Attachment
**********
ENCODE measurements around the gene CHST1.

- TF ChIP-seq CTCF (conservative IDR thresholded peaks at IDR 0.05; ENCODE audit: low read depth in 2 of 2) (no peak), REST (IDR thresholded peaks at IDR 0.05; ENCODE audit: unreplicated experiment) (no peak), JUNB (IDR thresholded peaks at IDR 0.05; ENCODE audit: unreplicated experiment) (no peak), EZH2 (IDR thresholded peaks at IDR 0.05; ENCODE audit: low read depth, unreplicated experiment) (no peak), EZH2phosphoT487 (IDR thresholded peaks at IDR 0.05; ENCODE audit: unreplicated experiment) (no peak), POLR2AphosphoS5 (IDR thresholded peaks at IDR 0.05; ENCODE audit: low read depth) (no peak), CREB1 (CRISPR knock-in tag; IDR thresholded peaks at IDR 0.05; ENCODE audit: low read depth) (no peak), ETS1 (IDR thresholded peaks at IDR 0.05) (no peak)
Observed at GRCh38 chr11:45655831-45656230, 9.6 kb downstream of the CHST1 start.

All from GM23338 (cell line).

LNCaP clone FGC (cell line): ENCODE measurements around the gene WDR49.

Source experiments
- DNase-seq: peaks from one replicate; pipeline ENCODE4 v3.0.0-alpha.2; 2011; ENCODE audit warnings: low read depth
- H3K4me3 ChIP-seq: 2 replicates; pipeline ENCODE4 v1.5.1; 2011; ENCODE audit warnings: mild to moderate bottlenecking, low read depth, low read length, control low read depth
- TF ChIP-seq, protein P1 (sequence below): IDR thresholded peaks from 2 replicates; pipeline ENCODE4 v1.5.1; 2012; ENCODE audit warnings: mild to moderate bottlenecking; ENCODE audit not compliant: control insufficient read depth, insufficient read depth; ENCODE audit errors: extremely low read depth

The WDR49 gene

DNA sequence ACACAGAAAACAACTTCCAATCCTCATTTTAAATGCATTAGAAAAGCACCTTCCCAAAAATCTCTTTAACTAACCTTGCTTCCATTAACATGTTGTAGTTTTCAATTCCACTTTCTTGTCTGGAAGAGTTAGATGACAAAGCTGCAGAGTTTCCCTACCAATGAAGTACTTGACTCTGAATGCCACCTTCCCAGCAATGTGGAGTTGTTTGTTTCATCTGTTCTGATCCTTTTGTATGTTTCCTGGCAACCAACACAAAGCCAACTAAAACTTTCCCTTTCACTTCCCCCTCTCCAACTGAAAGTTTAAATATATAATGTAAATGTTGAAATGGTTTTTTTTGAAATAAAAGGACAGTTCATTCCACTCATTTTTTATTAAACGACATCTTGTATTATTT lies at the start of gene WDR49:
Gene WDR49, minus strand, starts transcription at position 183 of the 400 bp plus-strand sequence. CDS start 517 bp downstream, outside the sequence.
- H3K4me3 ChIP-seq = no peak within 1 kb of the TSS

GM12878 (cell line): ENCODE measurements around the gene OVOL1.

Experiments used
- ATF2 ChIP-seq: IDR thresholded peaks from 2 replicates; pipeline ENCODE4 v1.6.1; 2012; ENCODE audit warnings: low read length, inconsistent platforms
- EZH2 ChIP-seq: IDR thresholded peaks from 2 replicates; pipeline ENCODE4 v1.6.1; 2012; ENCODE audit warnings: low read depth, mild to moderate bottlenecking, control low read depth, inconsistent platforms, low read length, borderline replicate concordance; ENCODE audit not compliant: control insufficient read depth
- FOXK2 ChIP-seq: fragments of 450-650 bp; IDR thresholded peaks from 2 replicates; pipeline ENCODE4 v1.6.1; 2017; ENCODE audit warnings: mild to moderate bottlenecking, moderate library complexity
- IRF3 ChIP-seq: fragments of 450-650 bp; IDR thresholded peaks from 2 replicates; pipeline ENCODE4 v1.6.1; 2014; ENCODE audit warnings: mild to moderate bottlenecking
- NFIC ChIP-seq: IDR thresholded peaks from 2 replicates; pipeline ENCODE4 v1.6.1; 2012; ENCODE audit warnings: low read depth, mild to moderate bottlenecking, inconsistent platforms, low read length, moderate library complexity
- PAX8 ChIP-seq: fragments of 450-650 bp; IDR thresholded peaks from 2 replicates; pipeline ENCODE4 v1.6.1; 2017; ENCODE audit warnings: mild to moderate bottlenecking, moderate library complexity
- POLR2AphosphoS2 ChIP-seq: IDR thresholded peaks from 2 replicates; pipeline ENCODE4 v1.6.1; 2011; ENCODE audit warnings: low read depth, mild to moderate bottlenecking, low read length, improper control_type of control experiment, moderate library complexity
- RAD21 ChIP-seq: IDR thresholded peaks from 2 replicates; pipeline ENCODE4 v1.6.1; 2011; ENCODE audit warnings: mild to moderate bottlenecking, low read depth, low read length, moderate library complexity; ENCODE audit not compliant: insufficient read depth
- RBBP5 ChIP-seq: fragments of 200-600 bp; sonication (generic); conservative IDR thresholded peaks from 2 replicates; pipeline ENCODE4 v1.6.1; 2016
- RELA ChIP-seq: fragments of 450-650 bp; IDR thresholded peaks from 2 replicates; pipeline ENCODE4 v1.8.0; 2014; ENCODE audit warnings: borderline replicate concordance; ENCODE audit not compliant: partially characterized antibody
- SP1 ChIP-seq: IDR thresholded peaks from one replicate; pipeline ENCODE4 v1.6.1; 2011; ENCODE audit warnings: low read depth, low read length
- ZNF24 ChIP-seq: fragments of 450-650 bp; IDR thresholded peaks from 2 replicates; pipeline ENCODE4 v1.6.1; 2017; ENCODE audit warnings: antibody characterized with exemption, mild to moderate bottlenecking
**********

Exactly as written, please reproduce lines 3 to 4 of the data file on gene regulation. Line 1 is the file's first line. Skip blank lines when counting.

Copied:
Observed at GRCh38 chr11:45655831-45656230, 9.6 kb downstream of the CHST1 start.

All from GM23338 (cell line).